Journal of Applied Mathematics and Physics
Vol.2 No.7(2014), Article ID:47221,10 pages DOI:10.4236/jamp.2014.27077

Analysis on a Mathematical Model for Tumor Induced Angiogenesis

Richard C. Ewool, Zachariah Sinkala

Department of Computational Science & Mathematics, Middle Tennessee State University, Murfreesboro, USA


Copyright © 2014 by authors and Scientific Research Publishing Inc.

This work is licensed under the Creative Commons Attribution International License (CC BY).

Received 5 May 2014; revised 5 June 2014; accepted 13 June 2014


Tumor-induced angiogenesis is the process by which unmetastasized tumors recruit red blood vessels by way of chemical stimuli to grow towards the tumor for vascularization and metastasis. We model the process of tumor-induced angiogenesis at the tissue level using ordinary and partial differential equations (ODEs and PDEs) that have a source term. The source term is associated with a signal for growth factors from the tumor. We assume that the source term depends on time, and a parameter (time parameter). We use an explicit stabilized Runge-Kutta method to solve the partial differential equation. By introducing a source term into the PDE model, we extend the PDE model used by H. A. Harrington et al. Our results suggest that the time parameter could play some role in understanding angiogenesis.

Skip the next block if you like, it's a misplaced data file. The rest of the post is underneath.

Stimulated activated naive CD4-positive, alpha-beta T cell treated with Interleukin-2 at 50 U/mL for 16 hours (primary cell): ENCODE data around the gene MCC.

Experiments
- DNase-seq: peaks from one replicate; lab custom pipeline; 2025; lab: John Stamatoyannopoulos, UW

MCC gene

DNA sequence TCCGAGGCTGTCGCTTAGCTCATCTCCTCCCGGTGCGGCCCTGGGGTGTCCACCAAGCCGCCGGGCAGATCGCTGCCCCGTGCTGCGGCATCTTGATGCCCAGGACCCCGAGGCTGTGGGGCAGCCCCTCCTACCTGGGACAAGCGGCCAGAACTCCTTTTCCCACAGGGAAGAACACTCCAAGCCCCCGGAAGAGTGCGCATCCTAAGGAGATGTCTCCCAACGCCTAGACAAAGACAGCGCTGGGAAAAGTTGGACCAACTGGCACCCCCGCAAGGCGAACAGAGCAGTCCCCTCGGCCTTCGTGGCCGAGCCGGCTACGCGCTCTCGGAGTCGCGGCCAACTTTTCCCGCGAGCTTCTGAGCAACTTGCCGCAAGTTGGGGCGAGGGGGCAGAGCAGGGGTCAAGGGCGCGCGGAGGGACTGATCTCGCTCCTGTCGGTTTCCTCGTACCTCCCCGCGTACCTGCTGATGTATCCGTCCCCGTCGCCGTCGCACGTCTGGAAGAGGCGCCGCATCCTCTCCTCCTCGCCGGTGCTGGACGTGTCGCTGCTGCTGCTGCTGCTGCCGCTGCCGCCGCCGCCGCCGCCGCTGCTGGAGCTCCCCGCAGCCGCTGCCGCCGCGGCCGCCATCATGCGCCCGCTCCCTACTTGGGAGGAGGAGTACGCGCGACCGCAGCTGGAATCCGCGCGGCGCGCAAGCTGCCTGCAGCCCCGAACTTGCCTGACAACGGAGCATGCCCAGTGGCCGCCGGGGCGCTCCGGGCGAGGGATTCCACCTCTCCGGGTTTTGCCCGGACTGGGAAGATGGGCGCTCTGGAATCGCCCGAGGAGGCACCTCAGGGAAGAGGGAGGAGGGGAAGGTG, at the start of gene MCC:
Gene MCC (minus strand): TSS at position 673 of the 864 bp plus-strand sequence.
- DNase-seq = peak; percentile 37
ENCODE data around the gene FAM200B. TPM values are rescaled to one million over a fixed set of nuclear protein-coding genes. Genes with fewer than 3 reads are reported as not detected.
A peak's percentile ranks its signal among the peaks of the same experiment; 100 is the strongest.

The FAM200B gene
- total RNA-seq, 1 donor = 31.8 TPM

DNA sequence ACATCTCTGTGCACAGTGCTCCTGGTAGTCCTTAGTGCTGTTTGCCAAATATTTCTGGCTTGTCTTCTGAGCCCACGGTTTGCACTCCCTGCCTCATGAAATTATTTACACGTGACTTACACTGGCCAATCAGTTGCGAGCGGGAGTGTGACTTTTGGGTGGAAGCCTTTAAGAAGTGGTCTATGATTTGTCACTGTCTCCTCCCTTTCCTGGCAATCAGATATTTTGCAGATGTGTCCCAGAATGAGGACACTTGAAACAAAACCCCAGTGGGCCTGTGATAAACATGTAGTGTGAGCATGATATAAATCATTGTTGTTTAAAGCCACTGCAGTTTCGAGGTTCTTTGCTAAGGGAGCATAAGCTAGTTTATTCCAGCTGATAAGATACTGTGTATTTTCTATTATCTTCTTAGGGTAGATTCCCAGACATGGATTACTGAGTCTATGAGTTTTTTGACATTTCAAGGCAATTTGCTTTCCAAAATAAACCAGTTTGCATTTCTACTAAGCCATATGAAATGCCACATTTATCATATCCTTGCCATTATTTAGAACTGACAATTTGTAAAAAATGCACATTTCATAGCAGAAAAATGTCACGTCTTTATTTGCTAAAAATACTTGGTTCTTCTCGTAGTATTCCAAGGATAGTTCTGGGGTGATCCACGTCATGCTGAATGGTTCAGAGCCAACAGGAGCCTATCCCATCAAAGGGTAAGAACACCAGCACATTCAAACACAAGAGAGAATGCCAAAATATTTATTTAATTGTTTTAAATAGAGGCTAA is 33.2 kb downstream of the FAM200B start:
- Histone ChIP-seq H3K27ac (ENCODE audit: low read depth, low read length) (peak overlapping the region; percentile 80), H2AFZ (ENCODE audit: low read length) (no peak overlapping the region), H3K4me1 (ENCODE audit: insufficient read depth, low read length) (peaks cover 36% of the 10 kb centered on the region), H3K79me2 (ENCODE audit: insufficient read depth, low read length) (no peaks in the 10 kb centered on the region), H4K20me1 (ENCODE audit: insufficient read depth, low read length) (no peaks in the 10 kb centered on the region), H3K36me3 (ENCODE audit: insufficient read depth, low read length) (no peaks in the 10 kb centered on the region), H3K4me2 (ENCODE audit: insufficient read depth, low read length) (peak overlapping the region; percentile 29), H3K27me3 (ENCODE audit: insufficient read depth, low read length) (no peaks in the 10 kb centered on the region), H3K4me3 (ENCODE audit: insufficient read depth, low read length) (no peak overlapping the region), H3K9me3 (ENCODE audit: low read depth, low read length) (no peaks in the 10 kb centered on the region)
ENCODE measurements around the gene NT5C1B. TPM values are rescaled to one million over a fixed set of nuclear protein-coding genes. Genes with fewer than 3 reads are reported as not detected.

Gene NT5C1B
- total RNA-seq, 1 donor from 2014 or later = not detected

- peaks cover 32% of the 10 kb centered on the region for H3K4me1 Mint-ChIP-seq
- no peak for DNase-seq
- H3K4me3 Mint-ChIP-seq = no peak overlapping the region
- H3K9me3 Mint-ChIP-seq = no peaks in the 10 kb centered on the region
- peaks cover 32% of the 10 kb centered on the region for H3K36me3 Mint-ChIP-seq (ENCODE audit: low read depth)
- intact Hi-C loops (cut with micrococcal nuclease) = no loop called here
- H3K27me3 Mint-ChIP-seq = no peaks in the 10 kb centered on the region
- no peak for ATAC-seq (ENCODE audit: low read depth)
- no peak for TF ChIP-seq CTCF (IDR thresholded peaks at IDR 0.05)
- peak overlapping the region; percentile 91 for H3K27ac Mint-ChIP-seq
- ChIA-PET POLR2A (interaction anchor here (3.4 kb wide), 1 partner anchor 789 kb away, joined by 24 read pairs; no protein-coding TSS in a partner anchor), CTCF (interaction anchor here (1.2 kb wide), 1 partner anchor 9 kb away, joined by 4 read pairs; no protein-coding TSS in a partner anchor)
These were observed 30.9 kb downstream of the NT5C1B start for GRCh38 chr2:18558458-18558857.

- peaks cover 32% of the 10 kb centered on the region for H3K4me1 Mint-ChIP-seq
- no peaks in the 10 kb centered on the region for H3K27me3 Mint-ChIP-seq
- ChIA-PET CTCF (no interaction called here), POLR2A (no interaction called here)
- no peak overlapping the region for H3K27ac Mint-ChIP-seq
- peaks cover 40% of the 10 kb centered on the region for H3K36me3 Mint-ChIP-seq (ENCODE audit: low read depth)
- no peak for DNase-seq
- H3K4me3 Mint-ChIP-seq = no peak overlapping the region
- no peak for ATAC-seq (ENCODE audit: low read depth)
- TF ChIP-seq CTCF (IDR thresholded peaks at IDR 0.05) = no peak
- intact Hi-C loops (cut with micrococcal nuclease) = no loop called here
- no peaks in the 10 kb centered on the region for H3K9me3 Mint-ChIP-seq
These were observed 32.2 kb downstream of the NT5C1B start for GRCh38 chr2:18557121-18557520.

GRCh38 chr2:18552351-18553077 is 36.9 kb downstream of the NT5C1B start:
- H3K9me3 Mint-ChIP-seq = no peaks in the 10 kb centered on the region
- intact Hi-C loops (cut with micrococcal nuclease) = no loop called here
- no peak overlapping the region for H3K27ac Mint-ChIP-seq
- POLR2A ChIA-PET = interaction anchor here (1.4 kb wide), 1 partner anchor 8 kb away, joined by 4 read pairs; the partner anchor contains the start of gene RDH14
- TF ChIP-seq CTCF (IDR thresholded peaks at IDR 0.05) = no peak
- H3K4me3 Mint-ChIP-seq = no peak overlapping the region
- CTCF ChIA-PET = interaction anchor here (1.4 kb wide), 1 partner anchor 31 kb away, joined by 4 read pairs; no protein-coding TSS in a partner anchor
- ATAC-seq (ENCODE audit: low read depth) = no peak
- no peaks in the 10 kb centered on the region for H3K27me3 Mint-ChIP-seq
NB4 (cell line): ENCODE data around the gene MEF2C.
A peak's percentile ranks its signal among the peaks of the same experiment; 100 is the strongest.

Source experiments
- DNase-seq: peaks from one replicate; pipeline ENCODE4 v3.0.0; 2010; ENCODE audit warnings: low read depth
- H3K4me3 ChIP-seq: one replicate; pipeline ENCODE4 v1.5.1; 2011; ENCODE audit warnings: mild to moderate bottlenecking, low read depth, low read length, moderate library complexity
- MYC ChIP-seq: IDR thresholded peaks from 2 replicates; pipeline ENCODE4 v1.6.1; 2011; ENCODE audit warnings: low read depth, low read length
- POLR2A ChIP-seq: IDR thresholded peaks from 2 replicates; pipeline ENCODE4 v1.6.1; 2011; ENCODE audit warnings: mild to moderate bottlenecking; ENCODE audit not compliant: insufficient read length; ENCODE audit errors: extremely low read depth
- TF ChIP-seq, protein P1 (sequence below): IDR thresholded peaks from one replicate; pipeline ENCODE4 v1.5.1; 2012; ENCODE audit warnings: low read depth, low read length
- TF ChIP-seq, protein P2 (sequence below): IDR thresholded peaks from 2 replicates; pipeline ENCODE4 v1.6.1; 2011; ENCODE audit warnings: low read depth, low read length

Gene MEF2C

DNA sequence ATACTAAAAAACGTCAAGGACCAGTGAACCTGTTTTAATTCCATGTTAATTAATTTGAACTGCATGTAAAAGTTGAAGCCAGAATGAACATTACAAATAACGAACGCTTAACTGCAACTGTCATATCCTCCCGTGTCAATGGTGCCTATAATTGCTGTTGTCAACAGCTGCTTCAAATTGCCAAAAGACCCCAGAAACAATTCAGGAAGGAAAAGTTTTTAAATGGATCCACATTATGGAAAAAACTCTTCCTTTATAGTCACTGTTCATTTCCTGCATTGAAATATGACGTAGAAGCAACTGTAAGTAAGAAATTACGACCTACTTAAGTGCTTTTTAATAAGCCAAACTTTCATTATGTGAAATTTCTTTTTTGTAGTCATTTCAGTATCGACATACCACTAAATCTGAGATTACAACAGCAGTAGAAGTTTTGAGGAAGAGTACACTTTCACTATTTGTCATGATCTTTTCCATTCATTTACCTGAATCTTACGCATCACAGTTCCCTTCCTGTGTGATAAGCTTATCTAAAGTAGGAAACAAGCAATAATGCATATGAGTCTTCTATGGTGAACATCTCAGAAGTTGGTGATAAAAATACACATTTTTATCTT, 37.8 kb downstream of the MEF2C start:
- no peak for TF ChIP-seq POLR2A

Keywords:Explicit Stabilized Runge-Kutta Methods, Angiogenesis, Inhibitors, Rat Cornea, Source Term

1. Introduction